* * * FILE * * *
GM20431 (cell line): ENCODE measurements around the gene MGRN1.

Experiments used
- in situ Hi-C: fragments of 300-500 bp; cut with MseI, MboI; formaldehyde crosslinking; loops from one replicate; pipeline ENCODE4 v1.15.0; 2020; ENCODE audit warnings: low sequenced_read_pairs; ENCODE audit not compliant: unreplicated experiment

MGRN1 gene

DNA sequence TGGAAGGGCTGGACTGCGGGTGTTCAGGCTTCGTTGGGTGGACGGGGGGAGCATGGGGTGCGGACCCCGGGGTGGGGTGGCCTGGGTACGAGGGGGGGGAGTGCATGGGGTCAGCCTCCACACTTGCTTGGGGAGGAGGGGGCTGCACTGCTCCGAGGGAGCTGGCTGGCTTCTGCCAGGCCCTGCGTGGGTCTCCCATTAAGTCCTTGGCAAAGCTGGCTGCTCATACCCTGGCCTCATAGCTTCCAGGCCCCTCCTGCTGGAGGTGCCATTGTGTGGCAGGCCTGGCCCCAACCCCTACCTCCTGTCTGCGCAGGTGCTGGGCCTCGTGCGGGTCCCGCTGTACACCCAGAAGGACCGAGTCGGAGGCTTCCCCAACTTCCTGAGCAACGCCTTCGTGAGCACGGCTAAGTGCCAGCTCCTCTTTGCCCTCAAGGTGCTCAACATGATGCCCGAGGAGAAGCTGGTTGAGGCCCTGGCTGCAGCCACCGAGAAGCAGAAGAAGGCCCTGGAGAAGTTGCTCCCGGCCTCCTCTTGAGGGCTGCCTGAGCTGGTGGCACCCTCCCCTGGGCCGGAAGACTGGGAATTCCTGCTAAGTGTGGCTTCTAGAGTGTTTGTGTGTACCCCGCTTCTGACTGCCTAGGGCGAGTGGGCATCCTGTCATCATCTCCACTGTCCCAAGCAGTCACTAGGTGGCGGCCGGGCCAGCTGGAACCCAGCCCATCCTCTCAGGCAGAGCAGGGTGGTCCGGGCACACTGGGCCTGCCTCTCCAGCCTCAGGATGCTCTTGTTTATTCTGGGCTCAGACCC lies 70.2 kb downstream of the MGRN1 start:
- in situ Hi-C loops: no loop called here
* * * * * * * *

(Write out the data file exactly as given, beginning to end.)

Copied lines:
GM20431 (cell line): ENCODE measurements around the gene MGRN1.

Experiments used
- in situ Hi-C: fragments of 300-500 bp; cut with MseI, MboI; formaldehyde crosslinking; loops from one replicate; pipeline ENCODE4 v1.15.0; 2020; ENCODE audit warnings: low sequenced_read_pairs; ENCODE audit not compliant: unreplicated experiment

MGRN1 gene

DNA sequence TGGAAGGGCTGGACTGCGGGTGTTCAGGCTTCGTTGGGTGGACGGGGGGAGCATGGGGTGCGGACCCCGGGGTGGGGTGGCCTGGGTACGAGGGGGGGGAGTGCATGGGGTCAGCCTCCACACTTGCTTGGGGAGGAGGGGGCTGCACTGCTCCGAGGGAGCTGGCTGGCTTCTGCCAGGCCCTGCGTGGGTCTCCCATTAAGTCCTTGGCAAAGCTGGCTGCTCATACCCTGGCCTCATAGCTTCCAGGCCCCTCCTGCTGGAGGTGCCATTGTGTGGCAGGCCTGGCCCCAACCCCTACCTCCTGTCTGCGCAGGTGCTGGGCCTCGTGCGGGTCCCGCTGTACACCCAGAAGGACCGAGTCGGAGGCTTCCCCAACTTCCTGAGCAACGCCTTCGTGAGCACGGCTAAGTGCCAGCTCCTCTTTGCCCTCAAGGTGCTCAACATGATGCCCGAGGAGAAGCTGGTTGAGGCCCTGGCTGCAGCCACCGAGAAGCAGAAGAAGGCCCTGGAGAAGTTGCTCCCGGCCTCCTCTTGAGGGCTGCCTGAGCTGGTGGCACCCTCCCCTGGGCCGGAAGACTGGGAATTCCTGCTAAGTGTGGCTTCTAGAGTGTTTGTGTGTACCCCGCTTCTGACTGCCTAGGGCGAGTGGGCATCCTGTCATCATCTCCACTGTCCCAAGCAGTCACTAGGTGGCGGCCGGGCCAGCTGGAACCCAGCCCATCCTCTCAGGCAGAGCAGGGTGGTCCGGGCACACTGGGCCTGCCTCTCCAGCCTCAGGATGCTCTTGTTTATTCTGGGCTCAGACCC lies 70.2 kb downstream of the MGRN1 start:
- in situ Hi-C loops: no loop called here